Investigative journalist Tori Ruth, whose website The Ruth Report has broken several recent scandals in Washington and who plays a significant role in The Seduction of Braulio Jules, interviews Tim Treanor, the novel’s author.

T.R.: Well, this is a little weird.

T.T.: It’s a little meta, yeah.

T.R.: Let’s start at the beginning.

T.T.: In the Beginning was the Word…

T.R.: Not that beginning. Your beginning.

T.T.: (Sighs) I wasn’t really there.

T.R.: Okay, let’s skip all the nonsense. You were born in 1951 in Buffalo, New York. Catholic grade school, Catholic high school, Catholic college. All that stuff. You’re – what? – sixty-three?

T.T.: Something like that.

T.R.: And after that you went into local politics. In the town of Amherst, a suburb of Buffalo.

T.T.: I was a Town Committeeman, a foot soldier. And in the fullness of time I was elected to the Town Executive Committee, and then the County Executive Committee. And I worked for a State Senator. Two of them, in fact.

T.R.: So are you Braulio Jules?

T.T.: God, no.

T.R.: How are you different?

T.T.: Well, for one thing, Braulio’s parents are a little insane. Especially his father, who was always chasing after get-rich schemes and could never hold a job. His whole childhood was extremely insecure. My parents, on the other hand, were stable, dedicated, loving people who worked hard to provide my siblings and me with a very safe world in which to grow.

T.R.: So no childhood trauma?

T.T.: (Thinks). I had protruding teeth as a kid. I had to see an orthodontist.

T.R.: Welcome to the club. By the way – and I don’t mean to get off-topic here – but couldn’t you have made me more attractive?

T.T.: (Pauses). You look fine.

T.R.: Oh, I know I’m not deformed or anything. But I’m a little lumpy, I have some facial hair, I’m beginning to wrinkle.

T.T.: You look fine. You look like a human.

T.R.: But with a stroke of the pen you could have made me look like a supermodel. Hope Trails looks like a supermodel.

T.T.: Hope is very attractive. There’s a reason for that. You look like a normal person. There’s a reason for that, too.

T.R.: Is it that I’m not a very important character?

T.T.: You’re an extremely important character. People feel like that…that if they don’t look like Scarlett Johansson or Brad Pitt they’re not important. But that’s nonsense, of course.

T.R.: In other thrillers, all the women look like supermodels.

T.T.: Those authors are hoping for movie contracts. If they get them, all of their characters, male and female, will be played by attractive people. Except, maybe, a comic villain.

T.R.: Don’t you want a movie contract?

T.T.: We’ll see.

T.R.: O.K., let’s get back to your life. You became a lawyer. How come?

T.T.: I was in love with the performative utterance.

T.R.: The what?

T.T.: “And God said, let there be light, and there was light.”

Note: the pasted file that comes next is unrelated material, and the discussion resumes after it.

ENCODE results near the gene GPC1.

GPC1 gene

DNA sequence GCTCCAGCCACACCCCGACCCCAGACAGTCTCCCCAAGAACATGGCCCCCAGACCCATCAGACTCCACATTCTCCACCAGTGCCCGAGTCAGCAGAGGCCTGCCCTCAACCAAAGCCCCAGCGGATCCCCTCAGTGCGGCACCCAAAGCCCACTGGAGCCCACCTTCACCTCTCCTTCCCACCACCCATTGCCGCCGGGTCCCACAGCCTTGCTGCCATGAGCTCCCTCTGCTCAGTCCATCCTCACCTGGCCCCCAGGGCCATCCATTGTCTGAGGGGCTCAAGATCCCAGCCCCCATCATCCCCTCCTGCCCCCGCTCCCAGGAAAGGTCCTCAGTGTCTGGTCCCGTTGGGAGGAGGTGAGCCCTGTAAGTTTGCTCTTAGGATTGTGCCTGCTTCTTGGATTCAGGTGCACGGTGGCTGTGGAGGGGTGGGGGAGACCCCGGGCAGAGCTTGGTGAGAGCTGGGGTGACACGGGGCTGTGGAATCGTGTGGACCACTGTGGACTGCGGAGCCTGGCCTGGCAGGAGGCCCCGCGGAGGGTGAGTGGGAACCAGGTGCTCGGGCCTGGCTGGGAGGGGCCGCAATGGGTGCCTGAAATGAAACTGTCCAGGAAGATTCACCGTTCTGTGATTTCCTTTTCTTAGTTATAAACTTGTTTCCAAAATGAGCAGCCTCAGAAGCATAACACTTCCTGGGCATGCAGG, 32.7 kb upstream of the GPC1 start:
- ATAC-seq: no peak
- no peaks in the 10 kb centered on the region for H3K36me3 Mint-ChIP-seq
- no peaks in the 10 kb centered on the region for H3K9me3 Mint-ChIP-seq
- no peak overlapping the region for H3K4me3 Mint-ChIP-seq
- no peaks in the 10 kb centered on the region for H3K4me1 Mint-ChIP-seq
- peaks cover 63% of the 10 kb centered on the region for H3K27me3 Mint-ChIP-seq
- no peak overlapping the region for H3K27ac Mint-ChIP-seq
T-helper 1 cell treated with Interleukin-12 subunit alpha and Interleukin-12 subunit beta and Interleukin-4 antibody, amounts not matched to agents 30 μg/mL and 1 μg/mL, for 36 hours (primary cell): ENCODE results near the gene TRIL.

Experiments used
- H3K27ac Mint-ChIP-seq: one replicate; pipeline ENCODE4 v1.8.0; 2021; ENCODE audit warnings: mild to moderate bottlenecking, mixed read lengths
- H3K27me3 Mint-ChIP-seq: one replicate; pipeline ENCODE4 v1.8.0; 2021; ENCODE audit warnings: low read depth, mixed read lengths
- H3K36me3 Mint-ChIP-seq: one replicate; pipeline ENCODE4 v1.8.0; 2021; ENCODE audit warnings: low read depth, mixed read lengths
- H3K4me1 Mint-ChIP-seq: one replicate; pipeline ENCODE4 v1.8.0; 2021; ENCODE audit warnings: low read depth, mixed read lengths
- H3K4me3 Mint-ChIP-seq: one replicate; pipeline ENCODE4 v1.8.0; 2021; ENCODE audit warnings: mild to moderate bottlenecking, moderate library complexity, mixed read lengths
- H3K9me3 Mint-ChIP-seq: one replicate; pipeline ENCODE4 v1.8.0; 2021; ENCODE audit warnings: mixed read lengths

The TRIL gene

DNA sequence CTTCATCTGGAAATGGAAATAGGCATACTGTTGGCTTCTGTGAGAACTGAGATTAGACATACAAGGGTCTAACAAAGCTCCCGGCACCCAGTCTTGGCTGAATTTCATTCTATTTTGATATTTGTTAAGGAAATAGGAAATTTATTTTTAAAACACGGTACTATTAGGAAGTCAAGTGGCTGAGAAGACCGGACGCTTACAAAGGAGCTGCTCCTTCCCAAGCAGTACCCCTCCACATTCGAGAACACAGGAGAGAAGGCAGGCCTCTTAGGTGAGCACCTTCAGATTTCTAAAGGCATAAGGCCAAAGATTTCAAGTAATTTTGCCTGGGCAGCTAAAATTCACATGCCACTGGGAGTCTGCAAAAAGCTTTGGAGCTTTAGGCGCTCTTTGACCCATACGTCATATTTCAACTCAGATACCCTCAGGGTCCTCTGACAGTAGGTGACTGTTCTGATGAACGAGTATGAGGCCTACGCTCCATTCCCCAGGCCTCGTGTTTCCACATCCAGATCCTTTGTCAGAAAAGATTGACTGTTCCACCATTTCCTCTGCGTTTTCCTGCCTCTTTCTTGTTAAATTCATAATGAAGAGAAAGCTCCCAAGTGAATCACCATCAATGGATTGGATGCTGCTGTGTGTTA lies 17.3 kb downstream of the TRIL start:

T.R.: So, God was a lawyer?

T.T.: It is the ambition of every writer to write something so powerful that it brings about what it describes. So when God says “let there be light” light came into being. And when, for example, Harriet Beecher Stowe wrote Uncle Tom’s Cabin she moved so many people that it helped bring about the Civil War and the abolition of slavery.

T.R.: So if I catch your inference, you became a lawyer because you hoped that you could write something – a brief, say, or a speech at a trial or before Congress or whatever – which would bring about a decree, backed with the police power of the State, which would change history.

T.T.: Or even change things in a small way. Like in The Devil and Daniel Webster.

T.R.: How did that work out for you?

T.T.: Not so great.

T.R.: Eventually you left Buffalo and moved to Chicago. Why was that?

T.T.: I was working for a nonprofit that had lost its charter. And the job situation in Buffalo was bad, even for lawyers. For a while I had my own practice. That was fun but not terribly lucrative.

T.R.: It says in your bio that you worked for a modeling agency. I find that hard to believe.

T.T.: You’re misreading what it says. I had a modeling agency as one of my clients. Eventually, they offered to give me office space in exchange for certain services. It was a good deal for both of us, since it allowed me to have an office downtown and gave them a way to fill an office they probably otherwise couldn’t fill.

T.R.: So tell us about that.

T.T.: Once, a friend referred a potential new client to me. And the head of the modeling agency offered to let me use his office, which, unlike mine, was very spacious and airy. The office had these detached closets with whiteboards in them. There was a very elegant desk, and couches – the whole thing was grand.

So the potential clients come in. They are two very conservative guys who want to set up a corporation. I listen to them for a while, and then I think of a way to structure their business which is good both from an operational and tax standpoint. So I go over to one of the closets to use the whiteboard. And I open the doors. I’m looking at them and I see their faces go white. They look at each other and then they look back at me as though my head had just crumbled and fallen off my shoulders.

T.R.: What happened?

T.T.: What do you think? The closet was full of women’s clothes. Frilly, low-cut gowns with lots of beading on them. I found the closet with the whiteboard, but by then it was too late. I explained my idea to them, but I could have been singing nursery rhymes for all the difference it made.